• Intrapartum ultrasound assessment of cervical dilatation and its value in detecting active labor.

      Wiafe, Yaw A.; Whitehead, Bill; Venables, Heather; Dassah, Edward T.; Eggebø, Torbjørn M.; University of Derby; Kwame Nkrumah University of Science and Technology; Trondheim University Hospital; Norwegian University of Science and Technology; Stavanger University Hospital (Springer, 2018-07-28)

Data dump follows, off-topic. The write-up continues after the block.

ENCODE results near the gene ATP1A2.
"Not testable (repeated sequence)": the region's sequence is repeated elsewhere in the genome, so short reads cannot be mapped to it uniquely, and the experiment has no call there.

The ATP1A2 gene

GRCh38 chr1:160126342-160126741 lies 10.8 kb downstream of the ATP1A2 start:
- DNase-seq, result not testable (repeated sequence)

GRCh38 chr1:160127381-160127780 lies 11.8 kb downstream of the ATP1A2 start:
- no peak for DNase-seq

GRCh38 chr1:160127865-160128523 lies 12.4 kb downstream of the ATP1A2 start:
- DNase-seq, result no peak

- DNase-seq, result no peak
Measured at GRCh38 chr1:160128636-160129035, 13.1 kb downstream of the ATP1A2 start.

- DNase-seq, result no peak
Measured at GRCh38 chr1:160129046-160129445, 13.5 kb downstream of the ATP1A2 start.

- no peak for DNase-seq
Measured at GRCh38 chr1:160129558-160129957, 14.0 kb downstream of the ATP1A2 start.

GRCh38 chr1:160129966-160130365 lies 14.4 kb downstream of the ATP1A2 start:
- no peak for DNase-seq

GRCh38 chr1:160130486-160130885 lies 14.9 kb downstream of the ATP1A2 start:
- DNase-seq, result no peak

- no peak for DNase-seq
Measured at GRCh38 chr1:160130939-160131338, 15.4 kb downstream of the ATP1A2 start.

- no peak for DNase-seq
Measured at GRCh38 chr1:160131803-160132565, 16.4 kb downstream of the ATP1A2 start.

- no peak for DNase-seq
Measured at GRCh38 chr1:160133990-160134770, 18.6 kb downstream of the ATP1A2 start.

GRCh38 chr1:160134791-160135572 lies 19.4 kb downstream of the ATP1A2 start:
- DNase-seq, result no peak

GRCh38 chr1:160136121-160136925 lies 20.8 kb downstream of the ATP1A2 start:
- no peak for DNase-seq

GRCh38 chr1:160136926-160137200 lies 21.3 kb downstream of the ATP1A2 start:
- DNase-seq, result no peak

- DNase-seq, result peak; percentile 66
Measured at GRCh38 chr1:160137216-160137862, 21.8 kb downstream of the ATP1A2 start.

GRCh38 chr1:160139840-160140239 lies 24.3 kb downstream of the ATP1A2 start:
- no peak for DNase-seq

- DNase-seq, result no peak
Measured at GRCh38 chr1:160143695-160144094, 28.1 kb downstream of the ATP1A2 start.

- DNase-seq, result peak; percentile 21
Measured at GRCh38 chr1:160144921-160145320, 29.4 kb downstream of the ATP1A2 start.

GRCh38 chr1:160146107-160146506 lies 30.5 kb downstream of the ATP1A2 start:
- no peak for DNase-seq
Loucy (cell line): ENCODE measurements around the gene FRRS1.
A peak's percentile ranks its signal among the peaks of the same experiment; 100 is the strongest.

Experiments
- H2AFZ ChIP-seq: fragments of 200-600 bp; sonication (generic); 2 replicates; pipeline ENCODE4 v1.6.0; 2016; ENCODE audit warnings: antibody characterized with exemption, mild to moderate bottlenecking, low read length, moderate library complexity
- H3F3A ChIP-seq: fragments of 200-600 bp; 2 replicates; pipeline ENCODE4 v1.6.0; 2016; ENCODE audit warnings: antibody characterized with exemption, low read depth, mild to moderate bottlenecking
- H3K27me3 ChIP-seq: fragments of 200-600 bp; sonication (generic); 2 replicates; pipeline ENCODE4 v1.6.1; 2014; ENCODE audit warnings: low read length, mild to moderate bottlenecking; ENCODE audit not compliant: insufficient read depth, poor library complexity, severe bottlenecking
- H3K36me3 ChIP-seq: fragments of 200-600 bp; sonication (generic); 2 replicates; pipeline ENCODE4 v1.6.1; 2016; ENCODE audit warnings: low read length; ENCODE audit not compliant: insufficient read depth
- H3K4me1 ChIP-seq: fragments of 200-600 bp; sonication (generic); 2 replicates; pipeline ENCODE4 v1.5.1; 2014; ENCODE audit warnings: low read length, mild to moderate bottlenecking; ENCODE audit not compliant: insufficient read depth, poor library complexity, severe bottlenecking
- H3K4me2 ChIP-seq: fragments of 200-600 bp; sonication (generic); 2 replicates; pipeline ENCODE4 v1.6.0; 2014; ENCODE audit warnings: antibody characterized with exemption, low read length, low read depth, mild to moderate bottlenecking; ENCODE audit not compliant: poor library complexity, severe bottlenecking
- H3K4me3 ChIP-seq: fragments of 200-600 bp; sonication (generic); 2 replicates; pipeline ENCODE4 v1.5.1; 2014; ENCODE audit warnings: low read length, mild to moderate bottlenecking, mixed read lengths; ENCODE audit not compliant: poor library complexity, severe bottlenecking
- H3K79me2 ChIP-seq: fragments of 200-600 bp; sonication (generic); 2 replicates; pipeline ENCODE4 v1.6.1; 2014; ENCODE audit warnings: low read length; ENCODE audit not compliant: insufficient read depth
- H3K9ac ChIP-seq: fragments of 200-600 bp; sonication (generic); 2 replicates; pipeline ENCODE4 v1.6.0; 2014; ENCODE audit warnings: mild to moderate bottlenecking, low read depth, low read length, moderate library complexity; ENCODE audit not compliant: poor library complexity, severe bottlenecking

Introduction We aimed to examine the agreement between ultrasound and digital vaginal examination in assessing cervical dilatation in an African population and to assess the value of ultrasound in detecting active labor. Method A cross-sectional study was conducted in a teaching hospital in Ghana between April and September of 2016. Anterior–posterior and transverse diameters of cervical dilatation were measured with ultrasound and the mean value was compared with digital vaginal examination in 195 women in labor. Agreement between methods was examined with correlation coefficients and with Bland–Altman plots. Active labor was defined when cervix was dilated ≥ 4 cm with vaginal examinations. ROC curve analysis was conducted on the diagnostic performance of ultrasound in detecting active labor. Results Data were analyzed in 175 out of 195 (90%) cases where ultrasound could clearly visualize the cervix. The remaining 20 cases were all determined by digital vaginal examination as advanced cervical dilatation (≥ 8 cm), advanced head station (≥ + 2), and with ruptured membranes. The Pearson correlation coefficient (r) was 0.78 (95% CI 0.72–0.83) and the intra-class correlation coefficient was 0.76 (95% CI 0.69–0.81). Bland–Altman analysis obtained a mean difference of − 0.03 cm (95% CI − 0.18 to 0.12) with zero included in the CI intervals, indicating no significant difference between methods. Limits of agreement were from − 2.01 to 1.95 cm. Ultrasound predicted active labor with 0.87 (95% CI 0.75–0.99) as the area under the ROC curve. Conclusion Ultrasound measurements showed good agreement with digital vaginal examinations in assessing cervical dilatation during labor and ultrasound may be used to detect active labor.